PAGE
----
Reminder – Be Careful with your Likes

Over on my blog for child abuse survivors, we’ve had a stark reminder of just how many people see if you “like” something on social media. Obviously, the subject matter over there is pretty personal, and when you like the page, Facebook, by default, wants to show all your friends that you liked something. That could present a problem when you want to follow a page like that but don’t want that information “outed” to all of your friends and coworkers.

I’ve written over there about how to follow that blog without having the information be public, but it’s not just personal privacy that we need to talk about, and it’s not just Facebook. Every social network that has a “like” feature shares that information in some way. It might not be as public as Facebook is about it, but people know what you like, and they can certainly share that information. That can have an affect on your career.

Let me give you a few examples of how it might affect your career, some obvious, some not so much.

  1. You’re politically active. There’s no harm in that, necessarily. But when you start liking, loving, laughing at, etc. posts that ridicule people you disagree with, or use vulgar, offensive, language to describe other human beings, you might not be someone I want on my team.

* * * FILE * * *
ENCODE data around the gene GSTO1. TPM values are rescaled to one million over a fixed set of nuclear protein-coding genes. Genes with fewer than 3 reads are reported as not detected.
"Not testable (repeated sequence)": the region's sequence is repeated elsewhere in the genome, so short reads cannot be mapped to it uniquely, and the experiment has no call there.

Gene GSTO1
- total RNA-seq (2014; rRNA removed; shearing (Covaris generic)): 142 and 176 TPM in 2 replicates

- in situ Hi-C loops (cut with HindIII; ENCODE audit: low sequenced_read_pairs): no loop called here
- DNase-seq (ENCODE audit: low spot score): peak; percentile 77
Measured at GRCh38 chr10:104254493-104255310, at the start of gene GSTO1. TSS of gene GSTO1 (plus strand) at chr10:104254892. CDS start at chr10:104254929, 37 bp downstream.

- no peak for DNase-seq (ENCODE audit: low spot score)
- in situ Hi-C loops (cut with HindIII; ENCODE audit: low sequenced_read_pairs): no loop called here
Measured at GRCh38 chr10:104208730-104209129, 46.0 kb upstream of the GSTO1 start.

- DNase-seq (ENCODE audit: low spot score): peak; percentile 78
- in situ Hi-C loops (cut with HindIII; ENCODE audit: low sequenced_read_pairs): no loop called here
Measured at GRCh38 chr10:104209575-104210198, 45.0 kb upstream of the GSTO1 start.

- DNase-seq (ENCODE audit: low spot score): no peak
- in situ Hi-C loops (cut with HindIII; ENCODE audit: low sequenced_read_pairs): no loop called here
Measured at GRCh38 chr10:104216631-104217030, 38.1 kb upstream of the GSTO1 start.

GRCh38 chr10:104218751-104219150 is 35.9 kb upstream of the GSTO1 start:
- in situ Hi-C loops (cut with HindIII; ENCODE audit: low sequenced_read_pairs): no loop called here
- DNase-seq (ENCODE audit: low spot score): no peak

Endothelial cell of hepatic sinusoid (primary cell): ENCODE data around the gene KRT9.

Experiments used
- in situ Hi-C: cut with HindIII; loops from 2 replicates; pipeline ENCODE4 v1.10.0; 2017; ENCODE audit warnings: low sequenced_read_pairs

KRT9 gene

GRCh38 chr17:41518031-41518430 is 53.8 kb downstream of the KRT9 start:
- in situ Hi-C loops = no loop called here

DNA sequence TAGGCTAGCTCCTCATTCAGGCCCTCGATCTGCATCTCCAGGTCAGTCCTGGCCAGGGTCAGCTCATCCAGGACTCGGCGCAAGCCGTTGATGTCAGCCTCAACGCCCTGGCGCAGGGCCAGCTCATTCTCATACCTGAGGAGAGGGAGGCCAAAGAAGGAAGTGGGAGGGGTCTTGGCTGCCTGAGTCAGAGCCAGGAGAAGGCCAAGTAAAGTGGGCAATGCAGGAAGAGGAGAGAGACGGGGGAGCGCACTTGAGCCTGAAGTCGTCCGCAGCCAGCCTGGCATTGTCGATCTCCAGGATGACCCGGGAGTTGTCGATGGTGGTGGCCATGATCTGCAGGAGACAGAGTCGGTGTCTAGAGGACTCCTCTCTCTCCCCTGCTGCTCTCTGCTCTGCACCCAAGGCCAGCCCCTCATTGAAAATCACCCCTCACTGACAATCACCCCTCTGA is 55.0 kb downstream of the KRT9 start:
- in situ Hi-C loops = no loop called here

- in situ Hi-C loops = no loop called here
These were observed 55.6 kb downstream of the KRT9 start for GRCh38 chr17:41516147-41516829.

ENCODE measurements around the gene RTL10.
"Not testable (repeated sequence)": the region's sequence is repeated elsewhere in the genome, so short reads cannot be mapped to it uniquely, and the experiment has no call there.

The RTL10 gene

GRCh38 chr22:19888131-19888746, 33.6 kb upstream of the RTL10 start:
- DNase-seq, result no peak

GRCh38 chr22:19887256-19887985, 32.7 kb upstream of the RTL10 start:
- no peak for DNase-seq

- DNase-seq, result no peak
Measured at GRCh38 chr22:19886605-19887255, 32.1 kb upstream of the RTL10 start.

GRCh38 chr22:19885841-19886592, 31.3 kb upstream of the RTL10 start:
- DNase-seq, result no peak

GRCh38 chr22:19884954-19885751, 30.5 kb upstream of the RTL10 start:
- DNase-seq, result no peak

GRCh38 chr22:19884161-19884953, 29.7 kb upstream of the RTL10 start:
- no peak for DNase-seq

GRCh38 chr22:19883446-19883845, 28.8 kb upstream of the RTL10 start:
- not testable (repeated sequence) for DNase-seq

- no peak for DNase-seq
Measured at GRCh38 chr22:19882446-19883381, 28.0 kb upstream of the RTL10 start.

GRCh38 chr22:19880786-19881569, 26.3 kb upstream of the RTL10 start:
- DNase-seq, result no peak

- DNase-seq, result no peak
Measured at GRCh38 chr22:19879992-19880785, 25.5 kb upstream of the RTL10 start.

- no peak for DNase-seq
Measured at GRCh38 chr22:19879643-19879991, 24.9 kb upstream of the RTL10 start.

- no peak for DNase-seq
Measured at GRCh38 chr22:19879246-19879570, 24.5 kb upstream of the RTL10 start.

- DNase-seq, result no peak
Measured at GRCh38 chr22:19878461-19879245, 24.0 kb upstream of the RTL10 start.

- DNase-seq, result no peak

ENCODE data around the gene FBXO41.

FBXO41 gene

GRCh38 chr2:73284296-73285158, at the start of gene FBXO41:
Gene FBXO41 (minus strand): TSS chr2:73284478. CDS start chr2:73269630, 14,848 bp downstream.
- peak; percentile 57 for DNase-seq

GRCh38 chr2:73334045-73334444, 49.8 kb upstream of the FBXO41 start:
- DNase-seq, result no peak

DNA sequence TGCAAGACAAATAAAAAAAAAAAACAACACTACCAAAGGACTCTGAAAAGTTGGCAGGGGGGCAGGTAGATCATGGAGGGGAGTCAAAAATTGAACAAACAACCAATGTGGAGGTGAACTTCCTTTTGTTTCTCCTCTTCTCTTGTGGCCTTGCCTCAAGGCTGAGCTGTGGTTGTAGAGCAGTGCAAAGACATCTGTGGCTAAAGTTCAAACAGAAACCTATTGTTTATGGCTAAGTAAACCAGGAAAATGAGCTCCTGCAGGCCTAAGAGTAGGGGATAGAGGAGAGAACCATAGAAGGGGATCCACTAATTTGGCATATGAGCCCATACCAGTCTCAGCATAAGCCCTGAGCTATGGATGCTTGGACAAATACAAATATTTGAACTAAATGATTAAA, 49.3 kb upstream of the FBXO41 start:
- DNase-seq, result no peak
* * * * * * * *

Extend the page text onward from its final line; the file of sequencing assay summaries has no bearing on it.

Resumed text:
2. Liking or commenting on things that could be embarrassing to your employer. This one is most true on LinkedIn, where I’ve seen so many people laugh at or leave comments on things using a profile that literally tells people where they work.
  3. You like a lot of off-color memes.
  4. You like a lot of obviously fake stories.

Remember, when you like something you are telling the world this is something you agree with, or find funny, etc. You’re giving out a lot of information about the kind of person you are, and potential employers are using that information to judge whether you are a fit for their organization. I look at some of the things my connections share and like on social networks and I’m amazed that they would do that. They may think that their employer doesn’t see it, or only their friends see it, but they should remember one lesson about careers, you never know where your next opportunity is going to come from.

I can honestly say that there are people I’m connected to on social media, that I would not hire, or recommend they be hired. It’s because the stuff they like and share on social media tells me that they would not deal well with a diverse team with lots of different ideas, or a diverse customer base. They are too quick to like and share something without thinking about the repercussions or checking facts, or they simply don’t consider how their social media likes and comments are going to reflect on the people they work for and with.

Really, when we talk about wanting to hire people who can pay attention to detail, and can work well as part of a team, don’t let your social media profiles show the opposite.

Image by Sean MacEntee

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